Papermaking Wet-End Chemistry - PAC
POLYALUMINUM CHLORIDE (PAC) Papermaking Wet-End Chemistry
Composition: The term "poly-aluminum chloride" or "PAC" refers to a class of soluble aluminum products in which aluminum chloride has been partly reacted with base. The relative amount of OH-, compared to the amount of Al, determines the basicity of a particular PAC product. The chemistry of PAC is often expressed in the form Aln(OH)mCl(3n-m).Basicity can be defined by the term m/(3n) in that equation. Because PAC is more expensive to produce than papermakers alum (aluminum sulfate) it is important to note the most important differences between these two products. Solutions of PAC are not as acidic as alum; consequently they do not tend to decrease the pH of the furnish nearly as much as an equivalent amount of alum. Another difference is that PAC is formulated so that it already contains some of the highly cationic oligomers of aluminum - materials that are especially effective for the modification of colloidal charges in a papermaking furnish. A particularly stable and important ionic species in PAC and related soluble aluminum chemicals has the formula Al12(OH)24AlO4(H2O)12 7+.
Function: To boost drainage rates especially in neutral and alkaline papermaking, to help with certain retention aid strategies, and for neutral sizing with certain rosin-based emulsion products. PAC products of low (0 to 17%) and medium (17 to 50%) are commonly used in papermaking applications, whereas PAC products of higher basicity are useful for water and wastewater treatment.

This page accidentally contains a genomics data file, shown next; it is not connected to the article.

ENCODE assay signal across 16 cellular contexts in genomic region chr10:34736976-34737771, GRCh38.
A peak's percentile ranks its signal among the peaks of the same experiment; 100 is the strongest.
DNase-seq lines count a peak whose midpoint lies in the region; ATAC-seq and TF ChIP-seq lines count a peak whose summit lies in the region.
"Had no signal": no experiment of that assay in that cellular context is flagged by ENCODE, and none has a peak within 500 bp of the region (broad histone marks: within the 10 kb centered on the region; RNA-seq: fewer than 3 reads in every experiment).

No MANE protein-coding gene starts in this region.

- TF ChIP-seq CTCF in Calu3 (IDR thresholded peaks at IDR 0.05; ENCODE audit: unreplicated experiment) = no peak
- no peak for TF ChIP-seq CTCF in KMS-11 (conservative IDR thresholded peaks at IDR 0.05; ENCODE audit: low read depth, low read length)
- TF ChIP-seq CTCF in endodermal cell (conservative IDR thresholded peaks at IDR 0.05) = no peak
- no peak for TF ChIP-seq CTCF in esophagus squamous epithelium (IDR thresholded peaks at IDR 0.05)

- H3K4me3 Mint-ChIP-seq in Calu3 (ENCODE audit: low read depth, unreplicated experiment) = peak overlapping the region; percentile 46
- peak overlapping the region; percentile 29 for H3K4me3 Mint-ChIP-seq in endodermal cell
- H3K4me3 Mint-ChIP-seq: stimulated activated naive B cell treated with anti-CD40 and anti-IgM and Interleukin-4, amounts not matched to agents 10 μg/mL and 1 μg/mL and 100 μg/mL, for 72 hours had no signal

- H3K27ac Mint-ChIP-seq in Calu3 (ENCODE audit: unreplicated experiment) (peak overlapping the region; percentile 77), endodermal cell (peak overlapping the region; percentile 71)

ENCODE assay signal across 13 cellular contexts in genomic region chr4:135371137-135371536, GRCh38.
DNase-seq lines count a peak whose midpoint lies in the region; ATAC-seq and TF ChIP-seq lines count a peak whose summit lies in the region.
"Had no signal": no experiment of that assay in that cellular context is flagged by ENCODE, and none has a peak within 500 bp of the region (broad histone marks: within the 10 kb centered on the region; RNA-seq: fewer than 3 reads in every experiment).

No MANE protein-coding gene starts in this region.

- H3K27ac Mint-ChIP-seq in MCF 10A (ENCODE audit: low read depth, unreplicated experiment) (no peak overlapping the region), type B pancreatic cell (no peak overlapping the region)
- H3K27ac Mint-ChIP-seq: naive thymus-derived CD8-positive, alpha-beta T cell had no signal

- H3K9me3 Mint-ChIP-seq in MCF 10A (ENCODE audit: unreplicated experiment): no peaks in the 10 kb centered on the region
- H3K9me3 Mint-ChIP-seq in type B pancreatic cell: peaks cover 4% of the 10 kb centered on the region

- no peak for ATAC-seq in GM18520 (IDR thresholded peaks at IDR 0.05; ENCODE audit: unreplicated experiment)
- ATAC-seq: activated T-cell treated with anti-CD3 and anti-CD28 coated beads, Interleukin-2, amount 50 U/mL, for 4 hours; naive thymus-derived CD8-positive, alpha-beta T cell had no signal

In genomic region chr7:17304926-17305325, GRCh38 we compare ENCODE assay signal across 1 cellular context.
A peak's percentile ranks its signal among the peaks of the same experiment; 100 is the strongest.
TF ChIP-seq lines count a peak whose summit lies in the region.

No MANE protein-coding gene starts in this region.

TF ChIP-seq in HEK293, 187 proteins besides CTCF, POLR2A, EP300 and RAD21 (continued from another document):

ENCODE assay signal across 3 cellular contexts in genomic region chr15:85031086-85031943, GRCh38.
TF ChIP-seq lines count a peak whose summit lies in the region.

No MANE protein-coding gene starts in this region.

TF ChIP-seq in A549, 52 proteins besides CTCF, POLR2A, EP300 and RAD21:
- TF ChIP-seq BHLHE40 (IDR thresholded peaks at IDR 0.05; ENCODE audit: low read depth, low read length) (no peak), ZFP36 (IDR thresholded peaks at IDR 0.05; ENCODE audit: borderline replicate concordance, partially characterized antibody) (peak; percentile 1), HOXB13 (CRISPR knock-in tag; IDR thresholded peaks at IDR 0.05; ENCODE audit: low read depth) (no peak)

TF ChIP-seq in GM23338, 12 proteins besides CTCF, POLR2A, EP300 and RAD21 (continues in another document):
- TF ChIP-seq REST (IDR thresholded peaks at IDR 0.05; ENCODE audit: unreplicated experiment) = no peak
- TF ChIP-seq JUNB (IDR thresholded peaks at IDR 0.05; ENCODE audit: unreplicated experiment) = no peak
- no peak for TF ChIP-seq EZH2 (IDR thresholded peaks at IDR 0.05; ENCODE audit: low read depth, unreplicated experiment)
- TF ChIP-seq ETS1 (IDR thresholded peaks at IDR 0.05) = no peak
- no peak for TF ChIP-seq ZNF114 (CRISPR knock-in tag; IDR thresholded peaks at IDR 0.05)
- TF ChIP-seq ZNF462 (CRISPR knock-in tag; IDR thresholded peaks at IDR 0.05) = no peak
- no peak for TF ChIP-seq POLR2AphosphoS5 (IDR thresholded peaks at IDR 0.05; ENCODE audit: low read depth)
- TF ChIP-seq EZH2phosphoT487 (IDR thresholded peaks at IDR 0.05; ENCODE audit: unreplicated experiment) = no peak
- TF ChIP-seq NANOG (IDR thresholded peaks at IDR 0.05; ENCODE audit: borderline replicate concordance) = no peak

Strategies for Use: Because PAC is less acidic than alum there is less danger of shocking the system with a pH change at the point of addition. That means that papermakers have a certain degree of flexibility regarding the point of addition. An example worth considering is the case of virgin unbleached linerboard, when it is made under acidic papermaking conditions. The pulp often contains a significant level of barium compounds. Addition of alum depresses the pH, converting Ba(OH)2 to soluble divalent barium. The barium ions build up in the system until the solution is supersaturated with respect to barium sulfate. Insoluble, hard, barium sulfate scale then precipitates from solution onto solid surfaces exposed to high levels of shear. Substitution of PAC for alum in such cases can reduce the problem considerably by decreasing the amount of pH drop and avoiding an additional contribution of sulfate ions. One has always to be careful of the dosage of PAC, since an overdose is expected to convert the net colloidal charge of the system to a positive sign. In the presence of calcium carbonate filler, the use of PAC in place of alum is likely to reduce the amount of dissolution of the calcium carbonates.
Cautions: Some papermakers express concern that the chloride content of the product may accelerate corrosion of stainless steel, especially in cases where such corrosion occurs beneath deposits.
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